Everyone says they’re committed to their goals, but how many actually take regular, massive action to achieve them? How many people are actually committed enough to come home from their day jobs and work for hours on an art project, a novel, a side business?
We hear about these people all the time–people who work full time and still spend 20 hours a week building their business until they’re able to quit that full time job comfortably. People who put themselves through college or university by working full time and still get excellent marks. People who put their entire lives on hold and spend 80 hours a week working to release a new project or create a new business.
We hear about them all the time, but the people who actually pull these great feats off are a small fraction of the population. Most people come home from work emotionally drained and spend all their free time surfing the web or watching TV.
But here’s what you don’t often hear: you can achieve a year’s work in a single month of massive action if you’re strategic about it.
I’ve been thinking about this a lot lately because I was recently featured in a self-help book called COMMIT: How to Blast Through Problems & Reach Your Goals Through Massive Action. It happens to be written by one of my favourite bloggers, Linda Formichelli(The Renegade Writer).
Before the book’s release Linda asked her subscribers to send in stories of when they committed in a big way and managed to change their lives. I told her the story of my first Nanowrimo–over ten years ago now–and she decided to include my story in her book, which meant I also got a free copy of COMMIT.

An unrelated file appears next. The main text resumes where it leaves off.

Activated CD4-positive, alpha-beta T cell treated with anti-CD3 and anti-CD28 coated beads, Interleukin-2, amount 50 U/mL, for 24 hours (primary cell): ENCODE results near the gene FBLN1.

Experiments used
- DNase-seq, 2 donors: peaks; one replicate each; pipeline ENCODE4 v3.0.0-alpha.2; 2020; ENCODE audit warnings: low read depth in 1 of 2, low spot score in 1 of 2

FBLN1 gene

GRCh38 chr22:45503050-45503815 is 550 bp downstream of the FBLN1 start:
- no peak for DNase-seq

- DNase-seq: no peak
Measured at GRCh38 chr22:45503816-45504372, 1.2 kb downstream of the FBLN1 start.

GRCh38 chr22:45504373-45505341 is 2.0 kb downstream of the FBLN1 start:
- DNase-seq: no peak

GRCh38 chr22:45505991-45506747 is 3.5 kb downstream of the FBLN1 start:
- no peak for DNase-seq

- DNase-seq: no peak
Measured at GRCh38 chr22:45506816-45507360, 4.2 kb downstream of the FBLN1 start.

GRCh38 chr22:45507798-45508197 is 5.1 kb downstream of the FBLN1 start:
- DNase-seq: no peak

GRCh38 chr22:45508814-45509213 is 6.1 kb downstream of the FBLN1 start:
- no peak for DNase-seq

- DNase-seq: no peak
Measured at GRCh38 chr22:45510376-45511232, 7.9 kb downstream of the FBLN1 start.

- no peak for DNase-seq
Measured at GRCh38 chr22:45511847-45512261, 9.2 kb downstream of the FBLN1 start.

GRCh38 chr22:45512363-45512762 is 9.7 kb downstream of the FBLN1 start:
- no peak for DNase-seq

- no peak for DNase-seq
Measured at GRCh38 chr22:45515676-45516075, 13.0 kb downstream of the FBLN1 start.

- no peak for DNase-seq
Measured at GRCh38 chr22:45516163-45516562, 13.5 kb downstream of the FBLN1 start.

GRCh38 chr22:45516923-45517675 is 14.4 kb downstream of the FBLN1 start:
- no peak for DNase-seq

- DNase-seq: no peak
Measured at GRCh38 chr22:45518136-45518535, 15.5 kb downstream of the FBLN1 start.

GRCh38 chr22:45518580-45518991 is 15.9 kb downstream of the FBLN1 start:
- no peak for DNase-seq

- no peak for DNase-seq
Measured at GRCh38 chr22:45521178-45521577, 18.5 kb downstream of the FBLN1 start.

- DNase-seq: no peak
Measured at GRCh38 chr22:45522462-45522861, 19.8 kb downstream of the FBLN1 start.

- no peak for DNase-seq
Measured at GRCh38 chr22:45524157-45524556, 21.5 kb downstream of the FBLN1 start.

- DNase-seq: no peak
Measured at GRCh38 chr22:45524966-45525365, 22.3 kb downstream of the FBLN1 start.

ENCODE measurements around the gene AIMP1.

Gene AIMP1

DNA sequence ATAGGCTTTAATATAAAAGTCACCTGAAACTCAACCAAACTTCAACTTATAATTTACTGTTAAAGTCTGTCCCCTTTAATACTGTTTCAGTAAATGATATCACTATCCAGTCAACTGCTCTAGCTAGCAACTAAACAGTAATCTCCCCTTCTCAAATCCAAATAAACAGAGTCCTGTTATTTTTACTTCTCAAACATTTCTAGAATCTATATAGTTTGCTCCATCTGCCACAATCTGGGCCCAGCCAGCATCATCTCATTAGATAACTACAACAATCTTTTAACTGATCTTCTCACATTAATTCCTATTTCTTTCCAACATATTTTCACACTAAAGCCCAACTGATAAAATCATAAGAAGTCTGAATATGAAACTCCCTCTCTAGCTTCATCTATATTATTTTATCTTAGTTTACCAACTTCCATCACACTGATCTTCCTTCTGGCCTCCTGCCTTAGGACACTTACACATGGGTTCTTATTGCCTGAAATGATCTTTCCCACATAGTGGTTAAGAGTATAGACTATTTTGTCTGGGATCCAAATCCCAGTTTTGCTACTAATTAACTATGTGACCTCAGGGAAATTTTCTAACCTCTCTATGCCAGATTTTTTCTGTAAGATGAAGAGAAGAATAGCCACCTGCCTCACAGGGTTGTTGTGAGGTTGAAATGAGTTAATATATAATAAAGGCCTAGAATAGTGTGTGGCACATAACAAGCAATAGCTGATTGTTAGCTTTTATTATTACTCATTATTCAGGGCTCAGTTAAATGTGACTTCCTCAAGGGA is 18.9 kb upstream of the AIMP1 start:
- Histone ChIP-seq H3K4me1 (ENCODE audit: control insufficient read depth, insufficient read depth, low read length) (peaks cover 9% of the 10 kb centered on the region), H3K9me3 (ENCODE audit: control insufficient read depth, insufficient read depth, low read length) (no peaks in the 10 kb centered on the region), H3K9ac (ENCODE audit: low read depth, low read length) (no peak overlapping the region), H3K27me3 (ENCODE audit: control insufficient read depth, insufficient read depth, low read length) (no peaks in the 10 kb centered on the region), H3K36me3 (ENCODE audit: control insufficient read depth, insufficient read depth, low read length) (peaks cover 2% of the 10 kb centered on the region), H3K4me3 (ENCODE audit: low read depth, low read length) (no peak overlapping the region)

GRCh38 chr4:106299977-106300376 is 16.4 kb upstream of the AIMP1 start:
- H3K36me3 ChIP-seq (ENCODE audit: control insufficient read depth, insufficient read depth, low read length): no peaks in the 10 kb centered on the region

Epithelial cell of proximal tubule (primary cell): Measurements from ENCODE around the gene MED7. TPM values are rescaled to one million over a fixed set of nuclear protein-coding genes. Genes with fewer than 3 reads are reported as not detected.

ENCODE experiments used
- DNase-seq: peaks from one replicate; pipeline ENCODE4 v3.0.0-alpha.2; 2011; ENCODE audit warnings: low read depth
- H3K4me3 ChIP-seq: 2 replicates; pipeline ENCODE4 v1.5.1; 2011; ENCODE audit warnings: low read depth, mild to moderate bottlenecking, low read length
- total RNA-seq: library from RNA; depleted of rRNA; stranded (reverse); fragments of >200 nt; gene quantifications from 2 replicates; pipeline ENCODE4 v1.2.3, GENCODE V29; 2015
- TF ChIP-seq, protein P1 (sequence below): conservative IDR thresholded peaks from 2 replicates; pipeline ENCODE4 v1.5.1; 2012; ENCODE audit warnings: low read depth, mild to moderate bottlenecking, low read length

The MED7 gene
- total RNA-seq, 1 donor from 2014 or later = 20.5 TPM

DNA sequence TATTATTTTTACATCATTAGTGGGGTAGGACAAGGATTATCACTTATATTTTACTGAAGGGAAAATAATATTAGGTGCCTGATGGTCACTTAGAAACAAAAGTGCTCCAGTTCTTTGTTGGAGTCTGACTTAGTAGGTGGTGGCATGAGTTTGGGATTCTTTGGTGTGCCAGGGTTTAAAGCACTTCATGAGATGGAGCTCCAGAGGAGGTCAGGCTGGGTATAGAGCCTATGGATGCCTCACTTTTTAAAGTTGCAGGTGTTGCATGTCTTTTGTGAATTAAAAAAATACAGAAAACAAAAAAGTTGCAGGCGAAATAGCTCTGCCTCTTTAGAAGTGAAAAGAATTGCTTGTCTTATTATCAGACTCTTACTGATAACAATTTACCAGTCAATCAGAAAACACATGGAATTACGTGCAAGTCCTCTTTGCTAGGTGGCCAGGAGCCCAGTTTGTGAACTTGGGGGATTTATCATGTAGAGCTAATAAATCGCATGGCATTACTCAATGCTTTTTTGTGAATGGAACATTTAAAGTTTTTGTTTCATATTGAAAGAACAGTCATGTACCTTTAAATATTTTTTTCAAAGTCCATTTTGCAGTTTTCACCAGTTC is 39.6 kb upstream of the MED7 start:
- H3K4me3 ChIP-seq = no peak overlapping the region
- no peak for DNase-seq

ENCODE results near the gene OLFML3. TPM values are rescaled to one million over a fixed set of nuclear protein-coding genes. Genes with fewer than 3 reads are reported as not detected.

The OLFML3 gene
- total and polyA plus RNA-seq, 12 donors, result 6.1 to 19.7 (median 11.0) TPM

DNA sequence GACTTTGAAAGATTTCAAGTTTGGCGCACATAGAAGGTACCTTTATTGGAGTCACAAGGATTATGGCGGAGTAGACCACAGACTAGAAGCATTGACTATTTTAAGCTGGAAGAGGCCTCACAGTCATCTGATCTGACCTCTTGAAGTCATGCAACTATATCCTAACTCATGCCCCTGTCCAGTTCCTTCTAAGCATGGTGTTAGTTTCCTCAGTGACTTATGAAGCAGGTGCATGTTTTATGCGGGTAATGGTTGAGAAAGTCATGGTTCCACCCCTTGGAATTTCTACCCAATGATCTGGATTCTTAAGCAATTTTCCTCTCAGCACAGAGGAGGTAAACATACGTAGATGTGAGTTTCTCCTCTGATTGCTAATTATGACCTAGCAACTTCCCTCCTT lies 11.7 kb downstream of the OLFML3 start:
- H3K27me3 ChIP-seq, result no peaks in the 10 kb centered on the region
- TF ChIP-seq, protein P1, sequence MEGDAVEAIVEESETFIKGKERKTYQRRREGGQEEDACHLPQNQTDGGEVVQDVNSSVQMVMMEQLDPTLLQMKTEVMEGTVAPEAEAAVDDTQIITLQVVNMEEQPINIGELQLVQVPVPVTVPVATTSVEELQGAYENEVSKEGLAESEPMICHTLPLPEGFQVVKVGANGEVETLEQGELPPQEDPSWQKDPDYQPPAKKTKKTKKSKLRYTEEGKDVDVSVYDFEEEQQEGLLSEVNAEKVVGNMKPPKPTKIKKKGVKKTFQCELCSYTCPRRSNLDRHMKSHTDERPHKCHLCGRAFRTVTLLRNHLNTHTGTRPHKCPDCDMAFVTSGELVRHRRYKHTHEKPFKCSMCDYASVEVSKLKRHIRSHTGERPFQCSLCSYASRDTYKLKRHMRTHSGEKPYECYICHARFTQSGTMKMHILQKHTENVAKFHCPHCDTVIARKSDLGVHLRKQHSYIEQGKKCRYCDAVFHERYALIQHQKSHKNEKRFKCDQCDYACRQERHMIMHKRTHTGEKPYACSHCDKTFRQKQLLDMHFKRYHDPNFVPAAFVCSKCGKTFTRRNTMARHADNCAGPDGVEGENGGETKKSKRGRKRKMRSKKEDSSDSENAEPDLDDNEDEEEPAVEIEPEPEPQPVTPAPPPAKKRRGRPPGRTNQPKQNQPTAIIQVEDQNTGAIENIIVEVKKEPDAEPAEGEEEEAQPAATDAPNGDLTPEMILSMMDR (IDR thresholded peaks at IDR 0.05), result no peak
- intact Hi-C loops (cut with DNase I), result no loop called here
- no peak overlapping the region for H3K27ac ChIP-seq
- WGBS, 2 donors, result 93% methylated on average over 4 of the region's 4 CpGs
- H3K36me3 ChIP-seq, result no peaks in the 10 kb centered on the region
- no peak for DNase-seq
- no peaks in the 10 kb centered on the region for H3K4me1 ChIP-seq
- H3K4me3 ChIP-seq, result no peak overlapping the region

The book is simple and offers clear strategies for achieving your goals, with writing exercises to help you create a concrete plan. If you’re struggling to create a detailed plan that will propel you towards your goals, COMMIT is an essential guide.
Many of the strategies are things I already actively do–fill every spare moment, participate in 30 day challenges, rely on a community to keep me accountable, read books and blogs related to my goals and maintain my own space to do all this work in.
To be honest, I think COMMIT would have been much more useful to me if it came out three or four years ago, but I still loved reading it and it got me thinking:
How committed are you to your writing career? Do you regularly take massive action towards your goals? Let me know in the comments below!